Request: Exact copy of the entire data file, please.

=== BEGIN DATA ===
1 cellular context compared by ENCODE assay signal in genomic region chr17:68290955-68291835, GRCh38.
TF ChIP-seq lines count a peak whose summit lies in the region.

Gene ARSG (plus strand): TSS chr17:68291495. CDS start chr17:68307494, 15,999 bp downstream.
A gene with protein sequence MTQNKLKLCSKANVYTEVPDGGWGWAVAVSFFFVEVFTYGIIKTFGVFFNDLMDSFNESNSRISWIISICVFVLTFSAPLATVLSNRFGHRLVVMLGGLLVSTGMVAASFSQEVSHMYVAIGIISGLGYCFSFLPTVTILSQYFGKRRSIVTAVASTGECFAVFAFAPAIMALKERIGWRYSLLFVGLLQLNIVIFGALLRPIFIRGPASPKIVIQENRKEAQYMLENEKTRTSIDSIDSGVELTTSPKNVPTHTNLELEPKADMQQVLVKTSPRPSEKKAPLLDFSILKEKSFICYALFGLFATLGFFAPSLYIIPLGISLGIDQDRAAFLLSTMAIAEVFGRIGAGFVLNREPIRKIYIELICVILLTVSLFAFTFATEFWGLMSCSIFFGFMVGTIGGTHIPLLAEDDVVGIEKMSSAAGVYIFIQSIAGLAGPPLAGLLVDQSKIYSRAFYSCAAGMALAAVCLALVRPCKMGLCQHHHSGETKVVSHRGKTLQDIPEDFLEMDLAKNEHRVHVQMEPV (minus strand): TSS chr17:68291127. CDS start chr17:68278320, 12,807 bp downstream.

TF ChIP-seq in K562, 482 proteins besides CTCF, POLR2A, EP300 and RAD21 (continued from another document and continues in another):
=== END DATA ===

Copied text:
1 cellular context compared by ENCODE assay signal in genomic region chr17:68290955-68291835, GRCh38.
TF ChIP-seq lines count a peak whose summit lies in the region.

Gene ARSG (plus strand): TSS chr17:68291495. CDS start chr17:68307494, 15,999 bp downstream.
A gene with protein sequence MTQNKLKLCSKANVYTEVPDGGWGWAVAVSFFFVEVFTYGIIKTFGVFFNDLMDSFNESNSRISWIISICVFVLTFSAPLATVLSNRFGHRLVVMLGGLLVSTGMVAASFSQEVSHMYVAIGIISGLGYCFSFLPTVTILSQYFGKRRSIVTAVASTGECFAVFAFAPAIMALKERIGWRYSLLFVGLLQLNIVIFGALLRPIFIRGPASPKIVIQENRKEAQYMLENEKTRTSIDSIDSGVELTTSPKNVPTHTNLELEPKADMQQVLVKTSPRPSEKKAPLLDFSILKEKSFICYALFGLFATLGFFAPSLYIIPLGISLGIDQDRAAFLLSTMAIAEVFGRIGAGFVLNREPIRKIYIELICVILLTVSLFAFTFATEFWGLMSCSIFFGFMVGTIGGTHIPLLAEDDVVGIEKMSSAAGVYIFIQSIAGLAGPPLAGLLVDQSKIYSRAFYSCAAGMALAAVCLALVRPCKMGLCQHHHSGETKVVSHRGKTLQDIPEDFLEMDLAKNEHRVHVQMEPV (minus strand): TSS chr17:68291127. CDS start chr17:68278320, 12,807 bp downstream.

TF ChIP-seq in K562, 482 proteins besides CTCF, POLR2A, EP300 and RAD21 (continued from another document and continues in another):